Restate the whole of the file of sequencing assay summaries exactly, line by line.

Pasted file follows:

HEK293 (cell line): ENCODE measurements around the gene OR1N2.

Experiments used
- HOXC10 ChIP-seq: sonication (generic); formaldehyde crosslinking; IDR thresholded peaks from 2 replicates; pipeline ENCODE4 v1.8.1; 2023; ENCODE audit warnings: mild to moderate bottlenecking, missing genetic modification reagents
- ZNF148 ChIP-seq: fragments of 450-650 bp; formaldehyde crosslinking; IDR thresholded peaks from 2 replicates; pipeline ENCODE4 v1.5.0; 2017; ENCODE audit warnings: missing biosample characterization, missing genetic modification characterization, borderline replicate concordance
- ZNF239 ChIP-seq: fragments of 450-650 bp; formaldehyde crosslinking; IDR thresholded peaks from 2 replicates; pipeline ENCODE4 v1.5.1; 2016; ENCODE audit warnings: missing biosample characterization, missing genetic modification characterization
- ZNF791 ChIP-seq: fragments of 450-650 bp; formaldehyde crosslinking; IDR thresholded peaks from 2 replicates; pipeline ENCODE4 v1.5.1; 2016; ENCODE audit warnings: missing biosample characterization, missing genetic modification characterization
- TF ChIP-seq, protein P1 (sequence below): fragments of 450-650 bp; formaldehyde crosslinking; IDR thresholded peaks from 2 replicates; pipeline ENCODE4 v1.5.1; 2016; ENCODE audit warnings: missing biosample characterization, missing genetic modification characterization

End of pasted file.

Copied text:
HEK293 (cell line): ENCODE measurements around the gene OR1N2.

Experiments used
- HOXC10 ChIP-seq: sonication (generic); formaldehyde crosslinking; IDR thresholded peaks from 2 replicates; pipeline ENCODE4 v1.8.1; 2023; ENCODE audit warnings: mild to moderate bottlenecking, missing genetic modification reagents
- ZNF148 ChIP-seq: fragments of 450-650 bp; formaldehyde crosslinking; IDR thresholded peaks from 2 replicates; pipeline ENCODE4 v1.5.0; 2017; ENCODE audit warnings: missing biosample characterization, missing genetic modification characterization, borderline replicate concordance
- ZNF239 ChIP-seq: fragments of 450-650 bp; formaldehyde crosslinking; IDR thresholded peaks from 2 replicates; pipeline ENCODE4 v1.5.1; 2016; ENCODE audit warnings: missing biosample characterization, missing genetic modification characterization
- ZNF791 ChIP-seq: fragments of 450-650 bp; formaldehyde crosslinking; IDR thresholded peaks from 2 replicates; pipeline ENCODE4 v1.5.1; 2016; ENCODE audit warnings: missing biosample characterization, missing genetic modification characterization
- TF ChIP-seq, protein P1 (sequence below): fragments of 450-650 bp; formaldehyde crosslinking; IDR thresholded peaks from 2 replicates; pipeline ENCODE4 v1.5.1; 2016; ENCODE audit warnings: missing biosample characterization, missing genetic modification characterization